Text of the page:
A mature plant has hollow robust stems with distinct raised nodes similar to those of bamboo. These can grow up to 13 ft (4 m) each season.
The flowers of creeping thistle are of a pink-purple color, all have a similar form, and are composed of many thin petals.
When are only saplings, the paulownia tree can be easily mistaken with a gigantic weed if you’ve never seen one before. It has a thick and tall stalk and large flat green leaves.
6. Wild Lettuce
Common Mullein by Ryan Hodnett / CC BY-SA
Hopefully, this post will help someone identify a mysterious plant growing in his or her yard one day.
8. Creeping Thistle
Despite its pleasant appearance, Ricinus is one of the most poisonous plants in the world. All its parts, especially the beans-like-seeds, contain a deadly naturally occurring toxin called “ricin.” Ricin can be lethal for both humans and animals.
Giant hogweed has a stiff stalk that can grow more than 4 m (13 ft) high and up to 10 cm (3.9 in) in diameter. A mature plant has gigantic incised and intensely lobed leaves that can reach between 1 and 1.5 m (3-4 ft) wide.
Triclopyr is available in either amine or ester formulations, with triclopyr ester being more effective on pokeweed. Products containing a minimum of 61% active ingredient of the ester formulation can provide good to excellent control when applied at 1 to 1.25 ounces of product per gallon of water (0.75% to 1.5% of the total solution). One such product with this concentration is Brushtox Brush Killer with Triclopyr. Other ester formulations with less concentrate are also available including Crossbow. Mixing triclopyr ester with commercially available seed oils can offer better penetration. One available product is Southern Ag Methylated Seed Oil. Mix this at 1.25 ounces of product per gallon of herbicide solution (1% of the total solution). Triclopyr is also available in the amine formulation. Products available include Bayer Bio Advanced Brush Killer Plus, Ortho Brush-B-Gon Poison Ivy and Poison Oak & Brush Killer, and Monterey Brush & Vine Control.
While Pokeweed has been used in folk medicine to treat numerous health problems and is still used in many herbal remedies today, medical research has not shown whether pokeweed is indeed effective in treating many of these ailments. Recently a protein in the plant “pokeweed antiviral protein” shows promise in being used in treating cancer, herpes, human immunodeficiency virus (HIV), and for conferring broad spectrum disease resistance in agricultural crops.
Pokeweed’s above-ground growth dies back after the first Fall frost, leaving large skeletons that breakdown over the winter. In the Spring, plants resprout from a large fleshy taproot.
Pokeweed flowers in mid-summer. Flowers are borne in white-pinkish clusters that hang from the branches. Flowers consist of 5 white sepals, no petals, and are erect when in bloom and begin to droop as fruits develop. Flowers are self-fertile resulting in high fruit set. Immature berries are dull green, turning glossy purple-black at maturity in late Summer.
The drizzle application method is good in situations of dense planting, or when it is difficult to cover an entire area due to topography. Glyphosate formulated into a product with 41% active ingredient can provide good to excellent control of pokeweed when applied at 13 ounces of product per gallon of water (10% of the total solution).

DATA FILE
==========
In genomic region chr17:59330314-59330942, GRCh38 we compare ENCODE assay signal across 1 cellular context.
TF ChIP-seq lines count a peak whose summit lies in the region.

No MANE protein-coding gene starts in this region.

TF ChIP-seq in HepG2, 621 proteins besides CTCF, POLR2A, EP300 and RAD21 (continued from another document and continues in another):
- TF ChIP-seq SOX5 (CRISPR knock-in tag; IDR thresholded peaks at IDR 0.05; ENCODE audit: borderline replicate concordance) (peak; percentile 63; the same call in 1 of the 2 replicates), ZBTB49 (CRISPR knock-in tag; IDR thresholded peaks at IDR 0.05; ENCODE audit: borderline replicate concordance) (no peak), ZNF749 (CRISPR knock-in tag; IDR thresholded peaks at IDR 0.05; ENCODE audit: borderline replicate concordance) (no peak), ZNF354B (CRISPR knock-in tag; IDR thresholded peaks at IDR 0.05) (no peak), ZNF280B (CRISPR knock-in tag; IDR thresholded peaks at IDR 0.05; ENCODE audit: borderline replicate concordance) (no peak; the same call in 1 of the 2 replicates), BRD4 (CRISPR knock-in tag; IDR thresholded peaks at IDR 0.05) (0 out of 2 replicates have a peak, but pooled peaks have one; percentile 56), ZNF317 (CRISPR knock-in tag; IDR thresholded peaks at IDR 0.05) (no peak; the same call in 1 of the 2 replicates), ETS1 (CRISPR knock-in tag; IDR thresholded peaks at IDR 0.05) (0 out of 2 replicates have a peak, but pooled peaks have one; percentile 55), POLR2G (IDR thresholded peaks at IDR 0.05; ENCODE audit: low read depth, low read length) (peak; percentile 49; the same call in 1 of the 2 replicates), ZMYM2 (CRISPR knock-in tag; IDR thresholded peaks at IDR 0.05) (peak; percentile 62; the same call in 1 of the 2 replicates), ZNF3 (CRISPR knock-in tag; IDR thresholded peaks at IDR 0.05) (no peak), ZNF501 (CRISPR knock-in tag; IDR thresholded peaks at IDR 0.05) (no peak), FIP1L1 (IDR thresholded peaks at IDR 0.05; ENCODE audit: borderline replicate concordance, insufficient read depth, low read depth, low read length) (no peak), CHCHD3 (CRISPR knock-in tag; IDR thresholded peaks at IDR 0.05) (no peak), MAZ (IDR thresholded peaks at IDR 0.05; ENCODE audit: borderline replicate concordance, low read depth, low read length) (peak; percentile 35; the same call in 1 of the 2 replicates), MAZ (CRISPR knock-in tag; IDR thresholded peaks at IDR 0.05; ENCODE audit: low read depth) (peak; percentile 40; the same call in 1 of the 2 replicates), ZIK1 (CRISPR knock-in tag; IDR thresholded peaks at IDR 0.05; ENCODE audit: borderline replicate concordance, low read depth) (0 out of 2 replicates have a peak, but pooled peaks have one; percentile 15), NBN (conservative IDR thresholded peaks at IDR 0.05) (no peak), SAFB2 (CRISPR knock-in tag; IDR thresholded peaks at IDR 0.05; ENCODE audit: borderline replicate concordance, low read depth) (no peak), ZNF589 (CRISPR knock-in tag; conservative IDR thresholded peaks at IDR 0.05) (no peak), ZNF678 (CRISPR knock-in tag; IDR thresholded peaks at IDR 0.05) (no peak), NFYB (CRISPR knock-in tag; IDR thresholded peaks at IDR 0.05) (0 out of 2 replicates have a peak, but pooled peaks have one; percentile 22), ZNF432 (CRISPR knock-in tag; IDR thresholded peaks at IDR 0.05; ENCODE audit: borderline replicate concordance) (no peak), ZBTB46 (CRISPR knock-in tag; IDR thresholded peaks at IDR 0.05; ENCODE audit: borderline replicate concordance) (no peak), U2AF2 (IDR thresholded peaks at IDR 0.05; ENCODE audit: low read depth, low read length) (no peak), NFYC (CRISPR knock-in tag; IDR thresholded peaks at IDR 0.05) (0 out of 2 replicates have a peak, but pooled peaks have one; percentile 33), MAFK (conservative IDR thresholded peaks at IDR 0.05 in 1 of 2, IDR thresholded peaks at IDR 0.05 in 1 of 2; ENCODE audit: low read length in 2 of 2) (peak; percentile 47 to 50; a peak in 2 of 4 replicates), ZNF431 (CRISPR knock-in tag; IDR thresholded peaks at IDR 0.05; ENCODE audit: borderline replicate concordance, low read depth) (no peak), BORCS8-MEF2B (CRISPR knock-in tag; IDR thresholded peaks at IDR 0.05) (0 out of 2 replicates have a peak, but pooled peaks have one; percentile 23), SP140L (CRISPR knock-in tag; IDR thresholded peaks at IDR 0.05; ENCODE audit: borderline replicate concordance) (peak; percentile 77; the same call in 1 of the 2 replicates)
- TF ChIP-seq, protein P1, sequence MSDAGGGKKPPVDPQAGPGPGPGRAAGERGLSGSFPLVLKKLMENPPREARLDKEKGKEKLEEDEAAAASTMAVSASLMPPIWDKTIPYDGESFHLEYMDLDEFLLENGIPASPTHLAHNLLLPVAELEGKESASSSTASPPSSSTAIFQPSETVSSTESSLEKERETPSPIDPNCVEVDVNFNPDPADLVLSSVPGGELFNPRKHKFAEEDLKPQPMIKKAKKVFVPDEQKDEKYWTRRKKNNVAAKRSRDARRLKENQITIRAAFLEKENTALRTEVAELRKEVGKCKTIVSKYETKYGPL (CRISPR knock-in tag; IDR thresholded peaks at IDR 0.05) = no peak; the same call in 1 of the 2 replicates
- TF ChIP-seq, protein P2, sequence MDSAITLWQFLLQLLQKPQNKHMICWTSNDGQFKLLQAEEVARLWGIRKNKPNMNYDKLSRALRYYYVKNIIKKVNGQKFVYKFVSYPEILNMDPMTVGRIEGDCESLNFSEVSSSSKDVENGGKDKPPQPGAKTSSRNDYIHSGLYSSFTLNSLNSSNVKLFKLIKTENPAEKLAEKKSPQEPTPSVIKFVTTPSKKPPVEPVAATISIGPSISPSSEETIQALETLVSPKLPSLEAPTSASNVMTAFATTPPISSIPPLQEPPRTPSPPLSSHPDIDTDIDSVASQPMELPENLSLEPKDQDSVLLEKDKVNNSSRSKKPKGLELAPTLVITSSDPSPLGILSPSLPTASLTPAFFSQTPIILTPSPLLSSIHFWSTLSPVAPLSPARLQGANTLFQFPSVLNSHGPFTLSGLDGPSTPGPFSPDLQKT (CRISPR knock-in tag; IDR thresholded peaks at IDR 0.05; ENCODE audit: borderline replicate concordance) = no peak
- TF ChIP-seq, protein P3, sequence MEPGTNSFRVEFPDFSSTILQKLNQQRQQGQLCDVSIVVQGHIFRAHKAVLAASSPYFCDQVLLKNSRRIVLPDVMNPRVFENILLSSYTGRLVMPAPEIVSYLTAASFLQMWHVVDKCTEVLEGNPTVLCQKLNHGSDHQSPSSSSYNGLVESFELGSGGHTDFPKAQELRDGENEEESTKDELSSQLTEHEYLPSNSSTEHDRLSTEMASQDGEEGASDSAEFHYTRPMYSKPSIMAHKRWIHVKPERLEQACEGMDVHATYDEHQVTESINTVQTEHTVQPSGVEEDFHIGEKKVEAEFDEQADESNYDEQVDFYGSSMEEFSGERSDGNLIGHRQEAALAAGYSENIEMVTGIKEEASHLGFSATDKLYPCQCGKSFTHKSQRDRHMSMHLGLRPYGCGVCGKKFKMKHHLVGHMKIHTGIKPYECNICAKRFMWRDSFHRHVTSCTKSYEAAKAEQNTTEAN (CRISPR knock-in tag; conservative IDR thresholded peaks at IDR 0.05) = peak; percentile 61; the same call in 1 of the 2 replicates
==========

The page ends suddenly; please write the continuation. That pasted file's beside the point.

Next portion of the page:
Concentration. For spray-to-wet applications, products containing at least 41% glyphosate as the active ingredient can provide good to excellent control of pokeweed when applied at 3.75 ounces of product per gallon of water (3% of the total solution). Some products available for use in the home landscape with this concentration of active ingredient are Roundup Pro Concentrate®, FarmWorks Grass & Weed Killer 41% Glyphosate Concentrate, RM43 Total Vegetation Control, Compare-N-Save Grass & Weed Killer Concentrate, and Remuda® Full Strength. Glyphosate products that have a lower concentration of active ingredient, such as Roundup Weed & Grass Concentrate (18% active ingredient), will require about 6 ounces of product per gallon of water (4.7% of the total solution) for effective control.
When you're unsure, you can text an image of the suspect to a friend and ask for their opinion (which my friends often do), or, you can use these tips from Jon Peter, the curator and manager of plant records at the Royal Botanical Gardens in Hamilton, Ontario. Then you can make the call to yank it or leave it all by yourself.
A plant expert answers questions about every gardener’s nemesis
JP: There are a number of weeds which are considered noxious or invasive and they are generally defined as species whose introduction or spread threatens the environment, the economy, or human health. In Ontario alone, there are over 400 species considered to be invasive. In Canada, invasive plants cost an estimated $2.2 billion each year by reducing crop yields and quality and increasing the cost of weed control and harvesting.
But no matter how many weeds they've plucked, even veteren gardeners get stumped at times trying to determine what is, and what is not, a weed — particularly in the spring when everything is just beginning to peek out of the soil and your winter brain has wiped all your geographical gardening memories clean. "Is this where I planted a patch of Primrose or are these weeds that need to be annihilated?"